Spread/Total Assets and Operating Expenses/Total Assets measure efficiency in use of resources and these are assigned weights of 0.25 and 0.15 respectively. Business Per Employee and Profit Per Employee measure utilization of human capital and are assigned weights of 0.15 and 0.20 respectively. With the objective of financial inclusion and penetrating under banked areas and population, Indian banks are increasing their branch network and accordingly profit per branch has been considered as one of the sub-criteria to measure efficiency. NII reflects the ability of the bank to charge its customers for its services and augment the bottom line of the bank without requiring allocation of capital and hence reflects use of organization skills and network. Therefore, the last two sub-criteria are assigned weights of 0.15 and 0.10 respectively.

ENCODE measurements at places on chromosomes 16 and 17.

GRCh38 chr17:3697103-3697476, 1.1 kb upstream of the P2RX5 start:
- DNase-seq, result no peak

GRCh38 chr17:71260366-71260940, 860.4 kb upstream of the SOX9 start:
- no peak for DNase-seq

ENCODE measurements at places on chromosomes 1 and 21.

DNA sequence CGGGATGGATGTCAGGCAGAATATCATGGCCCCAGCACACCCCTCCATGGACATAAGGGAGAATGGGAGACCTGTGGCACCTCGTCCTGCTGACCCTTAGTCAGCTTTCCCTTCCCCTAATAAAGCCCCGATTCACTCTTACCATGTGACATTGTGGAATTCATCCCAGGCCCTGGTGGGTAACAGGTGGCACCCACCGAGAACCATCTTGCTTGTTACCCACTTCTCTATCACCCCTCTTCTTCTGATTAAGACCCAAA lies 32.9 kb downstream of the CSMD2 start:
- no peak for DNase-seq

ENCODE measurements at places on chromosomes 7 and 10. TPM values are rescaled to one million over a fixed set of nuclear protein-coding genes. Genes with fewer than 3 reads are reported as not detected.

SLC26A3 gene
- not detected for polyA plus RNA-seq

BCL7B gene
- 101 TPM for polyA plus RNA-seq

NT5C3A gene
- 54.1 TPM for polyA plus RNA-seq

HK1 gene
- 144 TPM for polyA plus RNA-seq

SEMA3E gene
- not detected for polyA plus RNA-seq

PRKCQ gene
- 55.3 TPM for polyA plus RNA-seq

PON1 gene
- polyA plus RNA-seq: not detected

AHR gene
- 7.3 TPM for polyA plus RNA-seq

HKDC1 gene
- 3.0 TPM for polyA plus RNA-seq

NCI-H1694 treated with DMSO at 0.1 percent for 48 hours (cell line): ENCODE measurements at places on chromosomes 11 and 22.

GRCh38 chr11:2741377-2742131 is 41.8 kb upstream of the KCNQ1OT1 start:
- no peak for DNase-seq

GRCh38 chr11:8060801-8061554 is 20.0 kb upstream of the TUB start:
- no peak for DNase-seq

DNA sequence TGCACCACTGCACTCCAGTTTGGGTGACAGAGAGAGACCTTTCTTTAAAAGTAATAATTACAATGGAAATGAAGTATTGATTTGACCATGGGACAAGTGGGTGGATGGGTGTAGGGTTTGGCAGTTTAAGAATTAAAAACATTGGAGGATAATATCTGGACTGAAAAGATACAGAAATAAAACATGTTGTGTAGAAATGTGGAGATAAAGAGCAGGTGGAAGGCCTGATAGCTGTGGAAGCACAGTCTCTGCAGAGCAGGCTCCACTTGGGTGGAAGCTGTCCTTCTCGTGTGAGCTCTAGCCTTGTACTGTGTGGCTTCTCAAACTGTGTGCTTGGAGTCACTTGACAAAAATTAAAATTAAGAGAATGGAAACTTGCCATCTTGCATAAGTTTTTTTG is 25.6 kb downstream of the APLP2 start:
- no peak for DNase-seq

The results of the ranking are based on financial performance of banks during FY 2010. While some may not concur with the aforesaid dissertations, we believe that in the current Indian environment, the above ranking methodology is most appropriate - so much so that when stress-tests were performed, the resultant top ranking banks were significantly the same.

Looking ahead, the success for the Indian banking industry as well as individual institutions is predicated how banks will address the many challenges they face. The challenges of differing pace of growth in the emerging markets, the challenges of identifying and taking advantage of vastly under and un-banked regions and population, the challenges of managing costs and above all, the challenges of maintaining growth levels, profitably.